'Bitterness of 10 years of injustice' still churns for man whose wife was one of 115 killed in CTV building

Source: 1News

“The bitterness of 10 years of injustice” still churns in CTV Families Group spokesman Maan Alkaisi, whose wife Maysoon was one of 115 killed in the CTV building on the day of the Christchurch earthquake.

A decade on, no charges have been laid over the collapse, despite police recommending that manslaughter charges be filed against engineers Alan Ray and David Harding in a 2017 report for the Crown solicitor.

On the 10th anniversary of the quake in which 185 people died, Alkaisi continues to campaign for justice for his wife and the 114 other people who died in the CTV building.

“We know that there are numerous design deficiencies that account to a major departure from normal practice, what hurts most that we know the engineer who designed this deficient building, he was aware of the design problems,” he said.

“He was a specialist in earthquake engineering, yet he did not take any action to rectify the design problems, risking people and then we end up with one of the largest engineering failures in New Zealand.”

Alkaisi was unable to find answers as to how the police recommendation in 2017 for manslaughter charges to be laid amounted to no prosecutions.

“We find out through our complaint to the Independent Police Conduct Authority there is no record or documentation to show happened from this document to the announcement,” he said.

“So there are many questions unanswered, we tried and tried and tried to find records and documents and evidence so we get convinced that the police decision was the right one to take.

"I went to Mr Peter Reid who was the superintendent who was in charge of this investigation, couldn’t get an answer, I went to the Police Commissioner, couldn’t get an answer. I went to the attorney general, couldn’t get an answer. I went to the Independent Police Conduct Authority, couldn’t get an answer and this is why I’m standing here after 10 years feeling the bitterness of 10 years of injustice.”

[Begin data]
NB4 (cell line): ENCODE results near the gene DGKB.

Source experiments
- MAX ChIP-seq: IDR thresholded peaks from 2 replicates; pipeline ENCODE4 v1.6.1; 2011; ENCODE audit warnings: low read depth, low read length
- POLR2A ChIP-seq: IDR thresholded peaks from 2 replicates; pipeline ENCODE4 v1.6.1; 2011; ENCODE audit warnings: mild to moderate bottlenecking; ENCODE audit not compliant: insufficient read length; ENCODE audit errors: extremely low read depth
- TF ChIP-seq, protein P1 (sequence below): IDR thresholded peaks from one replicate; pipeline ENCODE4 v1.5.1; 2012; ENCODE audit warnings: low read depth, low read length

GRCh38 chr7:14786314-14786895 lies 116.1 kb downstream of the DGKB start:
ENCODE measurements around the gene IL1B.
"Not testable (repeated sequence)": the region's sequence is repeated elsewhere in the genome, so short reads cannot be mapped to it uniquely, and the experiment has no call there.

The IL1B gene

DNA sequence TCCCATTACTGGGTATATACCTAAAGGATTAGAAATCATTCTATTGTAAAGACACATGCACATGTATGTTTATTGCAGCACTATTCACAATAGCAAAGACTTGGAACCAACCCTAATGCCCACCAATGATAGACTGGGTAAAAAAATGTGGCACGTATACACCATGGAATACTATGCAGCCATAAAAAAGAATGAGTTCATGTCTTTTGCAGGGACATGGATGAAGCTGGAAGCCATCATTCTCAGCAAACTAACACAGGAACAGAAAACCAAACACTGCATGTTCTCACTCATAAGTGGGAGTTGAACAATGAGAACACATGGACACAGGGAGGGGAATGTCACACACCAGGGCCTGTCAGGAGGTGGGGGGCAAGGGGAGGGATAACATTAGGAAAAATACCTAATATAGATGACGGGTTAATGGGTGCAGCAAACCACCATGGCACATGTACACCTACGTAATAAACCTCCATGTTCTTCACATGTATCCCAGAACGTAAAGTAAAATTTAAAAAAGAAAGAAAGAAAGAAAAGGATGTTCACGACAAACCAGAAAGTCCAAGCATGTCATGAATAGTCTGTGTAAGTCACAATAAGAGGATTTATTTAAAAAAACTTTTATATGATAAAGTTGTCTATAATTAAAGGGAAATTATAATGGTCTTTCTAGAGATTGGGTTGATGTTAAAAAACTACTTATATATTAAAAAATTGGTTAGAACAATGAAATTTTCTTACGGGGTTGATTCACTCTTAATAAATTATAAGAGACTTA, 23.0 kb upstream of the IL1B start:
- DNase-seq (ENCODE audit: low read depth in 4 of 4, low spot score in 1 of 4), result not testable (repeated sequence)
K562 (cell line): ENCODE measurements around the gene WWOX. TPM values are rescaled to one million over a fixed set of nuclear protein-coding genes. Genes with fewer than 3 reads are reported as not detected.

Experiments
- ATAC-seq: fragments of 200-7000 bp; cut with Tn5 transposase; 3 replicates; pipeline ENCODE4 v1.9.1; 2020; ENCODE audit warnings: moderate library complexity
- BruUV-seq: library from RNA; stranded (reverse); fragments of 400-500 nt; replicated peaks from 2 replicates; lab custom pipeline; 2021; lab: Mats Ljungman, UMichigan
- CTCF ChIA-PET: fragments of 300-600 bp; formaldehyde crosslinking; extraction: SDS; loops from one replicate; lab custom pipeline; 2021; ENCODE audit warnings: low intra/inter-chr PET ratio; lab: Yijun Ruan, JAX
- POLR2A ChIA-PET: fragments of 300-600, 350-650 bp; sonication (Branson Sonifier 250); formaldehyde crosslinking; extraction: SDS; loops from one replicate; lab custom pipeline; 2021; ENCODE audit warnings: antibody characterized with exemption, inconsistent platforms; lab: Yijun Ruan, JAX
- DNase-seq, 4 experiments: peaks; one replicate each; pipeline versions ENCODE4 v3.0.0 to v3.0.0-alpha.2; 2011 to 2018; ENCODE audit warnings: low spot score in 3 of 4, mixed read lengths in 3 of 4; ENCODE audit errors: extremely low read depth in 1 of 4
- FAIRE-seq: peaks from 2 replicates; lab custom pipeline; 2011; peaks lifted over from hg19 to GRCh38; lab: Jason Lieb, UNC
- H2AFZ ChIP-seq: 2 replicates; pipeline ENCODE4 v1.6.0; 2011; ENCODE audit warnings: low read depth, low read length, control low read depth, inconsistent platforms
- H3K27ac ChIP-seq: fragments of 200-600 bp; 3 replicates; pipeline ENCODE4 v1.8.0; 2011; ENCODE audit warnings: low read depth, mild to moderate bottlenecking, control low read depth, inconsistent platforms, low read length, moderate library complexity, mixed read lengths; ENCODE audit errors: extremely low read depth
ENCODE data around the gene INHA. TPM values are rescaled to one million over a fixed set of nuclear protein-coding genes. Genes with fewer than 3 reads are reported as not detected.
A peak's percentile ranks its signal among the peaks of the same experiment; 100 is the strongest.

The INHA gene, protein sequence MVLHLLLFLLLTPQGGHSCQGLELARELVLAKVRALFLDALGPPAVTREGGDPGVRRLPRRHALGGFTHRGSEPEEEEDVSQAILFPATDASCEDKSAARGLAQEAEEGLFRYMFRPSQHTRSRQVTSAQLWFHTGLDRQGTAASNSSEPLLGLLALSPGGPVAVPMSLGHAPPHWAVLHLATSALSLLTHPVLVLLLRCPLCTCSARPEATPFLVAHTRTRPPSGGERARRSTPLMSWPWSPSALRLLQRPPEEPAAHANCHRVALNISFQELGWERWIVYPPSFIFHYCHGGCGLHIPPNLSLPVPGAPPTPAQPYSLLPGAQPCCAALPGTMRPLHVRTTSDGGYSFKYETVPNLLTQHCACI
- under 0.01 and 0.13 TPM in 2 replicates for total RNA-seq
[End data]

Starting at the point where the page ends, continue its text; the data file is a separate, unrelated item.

Alkaisi said his late wife, who was working as a doctor in the CTV building, was the inspiration for 10 years of tireless campaigning.

“A lot of my strength and determination is actually drawn from Maysoon, she taught me a lot of this, she was beautiful, she was clever, she was proud of her profession,” he said.

“To lose her in such an unfair fight, to lose her because someone wanted to make money is very hurtful.”

It remained vitally important for so many that the victims’ families get an opportunity for justice, Alkaisi said.

“What we want is applying the rule of law, we want a fair trial with a judge and jury because we can learn a lot from it,” he said.

“We can learn how to prevent this from happening together, it’s important for all New Zealanders, it’s vital for the victims’ families to know exactly what happened.”

“Only by determination do we change things to better, we make life better for the next generation.”

“I don’t want this to happen to my three daughters, my three granddaughters, all my friends and everyone else in New Zealand.”